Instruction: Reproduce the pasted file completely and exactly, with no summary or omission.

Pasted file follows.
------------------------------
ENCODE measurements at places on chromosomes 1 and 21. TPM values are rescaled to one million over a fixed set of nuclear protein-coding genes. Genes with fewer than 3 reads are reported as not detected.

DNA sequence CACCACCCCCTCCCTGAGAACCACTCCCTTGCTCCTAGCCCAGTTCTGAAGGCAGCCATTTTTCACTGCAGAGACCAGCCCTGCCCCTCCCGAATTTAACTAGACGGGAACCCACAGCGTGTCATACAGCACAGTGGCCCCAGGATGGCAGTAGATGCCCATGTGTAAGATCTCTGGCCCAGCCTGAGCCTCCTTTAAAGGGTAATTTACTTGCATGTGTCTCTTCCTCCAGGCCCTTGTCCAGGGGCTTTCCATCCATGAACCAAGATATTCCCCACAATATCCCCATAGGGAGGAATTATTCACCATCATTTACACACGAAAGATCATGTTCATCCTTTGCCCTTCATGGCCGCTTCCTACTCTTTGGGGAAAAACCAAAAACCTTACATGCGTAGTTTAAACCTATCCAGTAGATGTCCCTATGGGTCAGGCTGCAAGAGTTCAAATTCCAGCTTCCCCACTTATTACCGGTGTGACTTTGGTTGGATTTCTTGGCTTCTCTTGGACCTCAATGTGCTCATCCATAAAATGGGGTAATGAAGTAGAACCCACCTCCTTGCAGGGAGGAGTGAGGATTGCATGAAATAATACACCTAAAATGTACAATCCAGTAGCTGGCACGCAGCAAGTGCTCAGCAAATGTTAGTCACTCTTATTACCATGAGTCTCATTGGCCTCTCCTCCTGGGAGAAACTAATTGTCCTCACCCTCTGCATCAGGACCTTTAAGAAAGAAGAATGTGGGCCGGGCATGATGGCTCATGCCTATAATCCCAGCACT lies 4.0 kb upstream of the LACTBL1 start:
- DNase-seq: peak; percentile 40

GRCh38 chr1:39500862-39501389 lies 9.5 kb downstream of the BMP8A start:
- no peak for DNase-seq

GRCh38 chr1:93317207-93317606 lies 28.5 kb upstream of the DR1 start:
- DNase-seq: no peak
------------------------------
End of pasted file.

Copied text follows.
ENCODE measurements at places on chromosomes 1 and 21. TPM values are rescaled to one million over a fixed set of nuclear protein-coding genes. Genes with fewer than 3 reads are reported as not detected.

DNA sequence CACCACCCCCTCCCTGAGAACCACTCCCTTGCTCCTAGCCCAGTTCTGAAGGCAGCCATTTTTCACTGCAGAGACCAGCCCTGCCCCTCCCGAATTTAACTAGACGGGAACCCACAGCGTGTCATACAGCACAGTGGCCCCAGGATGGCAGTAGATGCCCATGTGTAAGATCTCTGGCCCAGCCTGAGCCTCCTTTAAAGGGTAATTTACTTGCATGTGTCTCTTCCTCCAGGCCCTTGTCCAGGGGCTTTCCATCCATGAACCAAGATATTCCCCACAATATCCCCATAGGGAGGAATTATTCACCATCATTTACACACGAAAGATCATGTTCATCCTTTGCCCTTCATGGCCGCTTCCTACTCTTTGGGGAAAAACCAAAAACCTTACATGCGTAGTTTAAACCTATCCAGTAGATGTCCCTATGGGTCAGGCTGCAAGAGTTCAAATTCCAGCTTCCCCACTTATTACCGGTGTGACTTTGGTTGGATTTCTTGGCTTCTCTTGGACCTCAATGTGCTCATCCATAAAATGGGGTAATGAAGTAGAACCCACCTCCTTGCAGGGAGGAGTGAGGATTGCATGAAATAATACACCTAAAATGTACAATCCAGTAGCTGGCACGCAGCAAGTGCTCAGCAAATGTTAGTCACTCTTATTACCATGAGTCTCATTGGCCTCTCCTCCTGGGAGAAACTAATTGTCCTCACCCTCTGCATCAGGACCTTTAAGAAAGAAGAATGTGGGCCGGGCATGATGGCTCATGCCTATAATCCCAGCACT lies 4.0 kb upstream of the LACTBL1 start:
- DNase-seq: peak; percentile 40

GRCh38 chr1:39500862-39501389 lies 9.5 kb downstream of the BMP8A start:
- no peak for DNase-seq

GRCh38 chr1:93317207-93317606 lies 28.5 kb upstream of the DR1 start:
- DNase-seq: no peak